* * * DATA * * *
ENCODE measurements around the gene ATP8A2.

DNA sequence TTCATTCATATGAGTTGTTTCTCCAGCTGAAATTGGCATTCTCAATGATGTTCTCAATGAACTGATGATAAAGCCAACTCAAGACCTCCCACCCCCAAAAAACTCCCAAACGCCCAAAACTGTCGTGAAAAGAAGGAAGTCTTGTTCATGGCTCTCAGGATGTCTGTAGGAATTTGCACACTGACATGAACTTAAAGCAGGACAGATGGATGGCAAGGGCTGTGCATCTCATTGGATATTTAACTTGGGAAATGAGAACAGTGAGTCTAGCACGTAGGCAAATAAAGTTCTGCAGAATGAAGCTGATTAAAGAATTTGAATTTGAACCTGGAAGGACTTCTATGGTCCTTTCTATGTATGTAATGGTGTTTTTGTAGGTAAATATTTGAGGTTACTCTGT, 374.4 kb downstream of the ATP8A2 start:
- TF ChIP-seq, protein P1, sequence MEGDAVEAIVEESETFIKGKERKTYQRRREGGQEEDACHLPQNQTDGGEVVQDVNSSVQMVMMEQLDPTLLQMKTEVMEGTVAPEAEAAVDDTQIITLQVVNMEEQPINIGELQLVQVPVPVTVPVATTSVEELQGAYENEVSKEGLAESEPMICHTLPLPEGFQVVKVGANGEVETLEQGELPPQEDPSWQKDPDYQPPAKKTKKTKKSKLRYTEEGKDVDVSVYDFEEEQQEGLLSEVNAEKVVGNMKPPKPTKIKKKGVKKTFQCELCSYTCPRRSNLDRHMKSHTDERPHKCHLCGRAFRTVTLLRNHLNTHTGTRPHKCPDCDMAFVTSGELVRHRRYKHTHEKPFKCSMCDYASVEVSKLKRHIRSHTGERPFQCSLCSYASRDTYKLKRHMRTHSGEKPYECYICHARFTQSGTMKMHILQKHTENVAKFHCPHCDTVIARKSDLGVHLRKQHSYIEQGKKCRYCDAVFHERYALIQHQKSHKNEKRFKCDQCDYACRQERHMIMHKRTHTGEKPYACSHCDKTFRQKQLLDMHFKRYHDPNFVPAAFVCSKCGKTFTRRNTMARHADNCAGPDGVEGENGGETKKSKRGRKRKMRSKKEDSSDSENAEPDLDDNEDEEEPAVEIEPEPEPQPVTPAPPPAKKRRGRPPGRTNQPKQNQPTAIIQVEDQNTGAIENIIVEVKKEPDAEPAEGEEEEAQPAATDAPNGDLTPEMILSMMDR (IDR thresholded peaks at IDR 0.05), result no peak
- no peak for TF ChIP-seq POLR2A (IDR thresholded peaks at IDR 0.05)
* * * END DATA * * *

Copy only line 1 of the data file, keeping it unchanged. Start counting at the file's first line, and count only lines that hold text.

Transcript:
ENCODE measurements around the gene ATP8A2.